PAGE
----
We study the demand for actuarially fair Long Term Care (LTC hereafter) insurance in a setting where autonomous agents only care for daily life consumption while dependent agents also care for LTC expenditures. We assume that dependency decreases the marginal utility of daily life consumption. We rst obtain that some agents optimally choose not to insure themselves, while no agent wishes to buy complete insurance. We then show that the comparison of marginal utility of income (as opposed to consumption) across health states depends on (i) whether agents do buy LTC insurance at equilibrium or not, (ii) the comparison of the degree of risk aversion for consumption and for LTC expenditures, and (iii) the income level of agents. Our results then oer testable implications that can explain (i) why few people buy Long Term Care insurance and (ii) the discrepancies between various empirical works when measuring the extent of state-dependent preferences for LTC.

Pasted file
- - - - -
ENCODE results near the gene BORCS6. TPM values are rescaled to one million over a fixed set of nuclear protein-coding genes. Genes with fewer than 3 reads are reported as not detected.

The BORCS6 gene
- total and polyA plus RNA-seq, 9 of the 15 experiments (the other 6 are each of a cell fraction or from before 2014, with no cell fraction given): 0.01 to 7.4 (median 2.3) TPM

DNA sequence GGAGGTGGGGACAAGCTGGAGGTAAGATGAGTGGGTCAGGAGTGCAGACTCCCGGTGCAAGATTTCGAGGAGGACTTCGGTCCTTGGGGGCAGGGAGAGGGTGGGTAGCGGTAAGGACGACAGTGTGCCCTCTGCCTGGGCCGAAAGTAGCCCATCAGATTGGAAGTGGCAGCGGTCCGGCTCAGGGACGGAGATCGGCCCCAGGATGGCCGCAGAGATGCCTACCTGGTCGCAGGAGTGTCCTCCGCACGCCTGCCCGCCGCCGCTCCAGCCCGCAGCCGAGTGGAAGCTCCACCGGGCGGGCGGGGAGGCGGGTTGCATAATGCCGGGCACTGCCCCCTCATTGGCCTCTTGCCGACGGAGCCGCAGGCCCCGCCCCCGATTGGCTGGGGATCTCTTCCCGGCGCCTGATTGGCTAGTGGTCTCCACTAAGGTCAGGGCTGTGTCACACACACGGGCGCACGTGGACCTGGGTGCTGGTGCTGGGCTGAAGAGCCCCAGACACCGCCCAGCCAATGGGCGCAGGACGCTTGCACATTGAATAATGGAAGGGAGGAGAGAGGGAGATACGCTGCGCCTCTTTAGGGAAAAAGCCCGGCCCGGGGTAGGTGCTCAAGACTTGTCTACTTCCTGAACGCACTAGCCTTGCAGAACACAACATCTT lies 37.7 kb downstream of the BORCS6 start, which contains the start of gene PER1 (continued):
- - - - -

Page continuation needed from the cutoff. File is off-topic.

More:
Long Term Care Insurance Puzzle; Actuarially Fair Insurance; Risk Aversion;
- D11: Consumer Economics: Theory
- D13: Household Production and Intrahousehold Allocation
Philippe De Donder, and Marie-Louise Leroux, “Long Term Care Insurance with State-Dependent Preferences”, TSE Working Paper, n. 19-1061, December 2019, revised August 2021.
Philippe De Donder, and Marie-Louise Leroux, “Long Term Care Insurance with State-Dependent Preferences”, Health Economics, September 2021.